By Paul Gottlieb, May 1, 2015, Peninsula Daily News
Trees in a city park that obstruct aircraft landings at William R. Fairchild International Airport will remain standing — and growing — until at least mid-2017.
But that should not deter a commercial airline from providing passenger service at the airport, Jerry Ludke, airport and marinas manager for the Port of Port Angeles, which owns the facility, said Thursday.
Ludke said such a service could operate despite the tall trees.
The port needs a firm offer of air service within the next 30 to 45 days in order to provide air service by December, Ludke told a Clallam County Economic Development Council worried about when commercial air passenger service will resume at Fairchild after a five-month hiatus.
Ludke was updating the EDC on nearby Lincoln Park’s tall trees and the port’s efforts to revive airline service.
He said Thursday that as the trees have grown, the port has had to shrink the approach to the main 6,350-foot runway by 21 percent to 5,000 feet.
He said those trees — beloved by some city residents opposed to eliminating them — wouldn’t be cut for at least two to 2½ years.
The Port Angeles City Council has the final say on what is done with the Lincoln Park trees and has not voted on the issue.
An environmental assessment of potential tree-cutting at Lincoln Park still must be conducted, Ludke added.
Airline service vanished in November with the departure of the airport’s single scheduled airline, Kenmore Air.
The company was beleaguered by low ridership from Port Angeles to Boeing Field, where Kenmore offered shuttle service to Seattle-Tacoma International Airport.
Olympic Medical Center CEO Eric Lewis, an EDC board member, asked how big an issue the obstructive trees were to attracting new passenger carriers.
“Five thousand feet for the next two years is not a problem, but down the road, it will be,” Ludke responded.
City Councilman Brad Collins, also an EDC board member, noted that while the City Council has yet to vote on tree removal — the focus of numerous citizens’ objections at council meetings — the panel does favor cutting individual trees if they need to be removed.
“The city would certainly give its support on that,” Collins said.
In a later interview, he elaborated on that pledge.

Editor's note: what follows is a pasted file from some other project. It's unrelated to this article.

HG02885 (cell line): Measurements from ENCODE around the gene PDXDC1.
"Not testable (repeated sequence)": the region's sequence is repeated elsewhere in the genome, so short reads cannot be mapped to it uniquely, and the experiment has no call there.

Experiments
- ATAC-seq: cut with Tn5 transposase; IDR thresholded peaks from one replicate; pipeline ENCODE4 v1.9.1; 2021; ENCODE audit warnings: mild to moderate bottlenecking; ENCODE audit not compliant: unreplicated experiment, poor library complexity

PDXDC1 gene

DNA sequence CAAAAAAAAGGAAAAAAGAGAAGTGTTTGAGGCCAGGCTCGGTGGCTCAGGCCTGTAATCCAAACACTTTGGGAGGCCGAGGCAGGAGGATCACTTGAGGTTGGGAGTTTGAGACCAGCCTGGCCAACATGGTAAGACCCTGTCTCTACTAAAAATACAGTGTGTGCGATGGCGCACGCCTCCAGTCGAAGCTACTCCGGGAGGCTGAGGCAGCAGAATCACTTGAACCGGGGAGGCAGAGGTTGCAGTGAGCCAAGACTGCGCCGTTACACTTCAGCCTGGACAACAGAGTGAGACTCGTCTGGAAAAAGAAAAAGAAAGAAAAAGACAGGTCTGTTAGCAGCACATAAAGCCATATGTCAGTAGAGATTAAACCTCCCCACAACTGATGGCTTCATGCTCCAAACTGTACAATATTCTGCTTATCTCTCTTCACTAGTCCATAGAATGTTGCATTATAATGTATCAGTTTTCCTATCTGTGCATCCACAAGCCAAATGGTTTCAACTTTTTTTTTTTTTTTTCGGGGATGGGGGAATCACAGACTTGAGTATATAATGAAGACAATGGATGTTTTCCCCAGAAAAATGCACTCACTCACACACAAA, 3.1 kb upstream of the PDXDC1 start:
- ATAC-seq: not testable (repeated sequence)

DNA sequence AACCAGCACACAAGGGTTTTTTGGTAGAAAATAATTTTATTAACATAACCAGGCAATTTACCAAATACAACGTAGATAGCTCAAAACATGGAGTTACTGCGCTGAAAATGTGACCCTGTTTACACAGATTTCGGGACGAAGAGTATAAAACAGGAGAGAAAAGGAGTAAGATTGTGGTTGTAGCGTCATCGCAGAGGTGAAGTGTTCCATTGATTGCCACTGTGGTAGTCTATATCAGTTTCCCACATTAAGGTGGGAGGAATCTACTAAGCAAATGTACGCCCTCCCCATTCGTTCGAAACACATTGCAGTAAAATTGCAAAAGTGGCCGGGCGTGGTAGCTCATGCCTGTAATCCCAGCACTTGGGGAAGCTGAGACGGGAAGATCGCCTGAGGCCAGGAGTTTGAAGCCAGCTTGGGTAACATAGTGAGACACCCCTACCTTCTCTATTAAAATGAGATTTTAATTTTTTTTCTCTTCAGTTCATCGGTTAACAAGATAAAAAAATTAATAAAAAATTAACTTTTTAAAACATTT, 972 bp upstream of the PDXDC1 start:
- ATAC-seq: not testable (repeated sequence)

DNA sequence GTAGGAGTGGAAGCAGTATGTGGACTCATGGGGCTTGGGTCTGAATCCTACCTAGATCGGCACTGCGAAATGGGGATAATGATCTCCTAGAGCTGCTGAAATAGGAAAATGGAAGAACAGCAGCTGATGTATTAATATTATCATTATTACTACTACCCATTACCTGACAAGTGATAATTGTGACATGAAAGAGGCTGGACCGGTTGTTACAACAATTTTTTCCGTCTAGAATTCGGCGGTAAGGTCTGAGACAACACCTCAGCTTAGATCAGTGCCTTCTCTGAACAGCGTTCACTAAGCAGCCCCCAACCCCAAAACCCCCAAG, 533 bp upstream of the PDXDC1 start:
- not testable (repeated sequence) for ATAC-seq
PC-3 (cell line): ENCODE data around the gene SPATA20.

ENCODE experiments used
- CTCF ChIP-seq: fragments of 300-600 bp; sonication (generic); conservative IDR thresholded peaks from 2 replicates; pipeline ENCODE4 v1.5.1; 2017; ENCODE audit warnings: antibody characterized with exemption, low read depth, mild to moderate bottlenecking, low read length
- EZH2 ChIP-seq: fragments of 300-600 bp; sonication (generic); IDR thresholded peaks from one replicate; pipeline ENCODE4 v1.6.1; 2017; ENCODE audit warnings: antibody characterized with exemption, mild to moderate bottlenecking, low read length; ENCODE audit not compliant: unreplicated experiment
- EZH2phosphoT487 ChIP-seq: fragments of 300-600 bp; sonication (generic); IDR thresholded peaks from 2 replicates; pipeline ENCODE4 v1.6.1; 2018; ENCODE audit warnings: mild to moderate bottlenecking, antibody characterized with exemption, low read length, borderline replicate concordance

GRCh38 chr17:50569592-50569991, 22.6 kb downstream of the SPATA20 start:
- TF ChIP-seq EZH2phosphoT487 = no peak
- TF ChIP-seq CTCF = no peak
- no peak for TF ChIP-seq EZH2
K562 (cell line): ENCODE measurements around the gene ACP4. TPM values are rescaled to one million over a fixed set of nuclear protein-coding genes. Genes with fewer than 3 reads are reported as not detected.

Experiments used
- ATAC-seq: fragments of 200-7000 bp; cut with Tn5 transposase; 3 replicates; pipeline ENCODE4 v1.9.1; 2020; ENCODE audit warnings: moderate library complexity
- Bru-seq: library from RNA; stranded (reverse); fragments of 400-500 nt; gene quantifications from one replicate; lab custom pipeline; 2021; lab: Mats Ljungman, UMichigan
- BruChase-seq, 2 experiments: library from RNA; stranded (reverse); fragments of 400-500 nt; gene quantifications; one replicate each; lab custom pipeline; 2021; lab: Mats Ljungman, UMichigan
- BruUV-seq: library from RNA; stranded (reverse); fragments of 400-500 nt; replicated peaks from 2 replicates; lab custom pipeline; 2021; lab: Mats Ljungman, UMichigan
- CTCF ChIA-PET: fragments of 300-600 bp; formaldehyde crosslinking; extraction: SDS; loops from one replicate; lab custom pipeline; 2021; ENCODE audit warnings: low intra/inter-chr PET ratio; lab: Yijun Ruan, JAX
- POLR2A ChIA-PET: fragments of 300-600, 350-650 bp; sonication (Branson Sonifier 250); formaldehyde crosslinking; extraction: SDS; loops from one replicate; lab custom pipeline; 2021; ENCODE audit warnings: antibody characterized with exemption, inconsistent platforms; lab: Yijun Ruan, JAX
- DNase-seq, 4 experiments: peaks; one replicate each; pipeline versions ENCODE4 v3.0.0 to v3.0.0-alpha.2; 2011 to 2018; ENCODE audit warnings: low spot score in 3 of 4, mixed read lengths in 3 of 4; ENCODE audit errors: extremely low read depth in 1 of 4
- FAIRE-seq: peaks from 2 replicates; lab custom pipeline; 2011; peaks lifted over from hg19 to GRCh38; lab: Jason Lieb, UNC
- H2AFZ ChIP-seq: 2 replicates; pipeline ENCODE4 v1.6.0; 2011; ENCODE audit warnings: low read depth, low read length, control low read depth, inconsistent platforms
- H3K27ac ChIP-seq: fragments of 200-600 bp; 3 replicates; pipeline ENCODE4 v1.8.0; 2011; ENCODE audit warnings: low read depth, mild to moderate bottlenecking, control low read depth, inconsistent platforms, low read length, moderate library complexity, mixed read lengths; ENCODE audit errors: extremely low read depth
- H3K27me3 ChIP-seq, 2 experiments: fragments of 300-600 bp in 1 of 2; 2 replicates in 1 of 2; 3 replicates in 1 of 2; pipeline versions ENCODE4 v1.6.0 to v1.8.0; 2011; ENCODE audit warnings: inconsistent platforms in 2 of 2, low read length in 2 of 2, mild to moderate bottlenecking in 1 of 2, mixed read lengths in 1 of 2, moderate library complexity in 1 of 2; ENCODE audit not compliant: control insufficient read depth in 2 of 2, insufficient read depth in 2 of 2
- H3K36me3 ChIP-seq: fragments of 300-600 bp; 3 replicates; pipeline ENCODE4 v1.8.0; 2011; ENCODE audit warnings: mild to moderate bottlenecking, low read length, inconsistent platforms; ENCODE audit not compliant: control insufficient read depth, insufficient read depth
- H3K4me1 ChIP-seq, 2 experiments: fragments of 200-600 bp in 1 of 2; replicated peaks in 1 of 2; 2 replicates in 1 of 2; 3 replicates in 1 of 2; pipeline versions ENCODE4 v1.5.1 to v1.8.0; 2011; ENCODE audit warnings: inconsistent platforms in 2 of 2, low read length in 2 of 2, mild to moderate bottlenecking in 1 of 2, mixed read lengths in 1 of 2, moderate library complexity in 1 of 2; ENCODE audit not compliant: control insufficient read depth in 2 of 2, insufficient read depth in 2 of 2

“I believe there are sufficient votes on the council to work on the removal of individual trees if it were to affect the landing of airplanes,” he said.
Ludke told the EDC that service from potential airlines could include flights to Portland [Ore.] International Airport by SeaPort Airlines of Portland, as well as by Alaska Airlines through its sister carrier, Horizon, to Sea-Tac.
It’s possible both airlines could fly out of Fairchild, Ludke said in a later interview.
He told the EDC that Horizon could fly a 76-passenger aircraft to Sea-Tac beginning with one daily round-trip, while SeaPort would fly more flights to Portland offering smaller nine-seat Cessna Caravans favored by Kenmore.
Ludke said if air service resumes, the Transportation Security Administration (TSA) would have to establish security-screening at Fairchild because planes would land directly at an international airport.
Ludke said 6th District Rep. and Port Angeles native Derek Kilmer’s help would be needed to secure TSA service.
Kilmer’s Port Angeles aide, Judith Morris, was at Thursday’s meeting.
“Derek is very aware of the airport and of the airport’s TSA issue and very supportive,” she said in a later interview.
“We can’t really pursue it until an airline has committed, but we know.”
Ludke said the airline industry consulting firm Forecast Inc. of Denver and Seattle is conducting an air-service market study for the port covering a 45-mile radius around Port Angeles — and not including the West End.
“Well, we fly,” responded EDC board member Linda Dillard of the Clallam Bay-Sekiu Chamber of Commerce.
“We are the customers who use it because we always have an hour to come [to Port Angeles] to get somewhere.”
Forecast has predicted there would be 147 passengers per day each way to and from Sea-Tac within the 45-mile radius.
The firm will present its findings to the port commission May 12 on a heavily subsidized, two-year airline incentive package that involves community marketing support, landing and terminal fee waivers at Fairchild and Sea-Tac and letters of support from community leaders.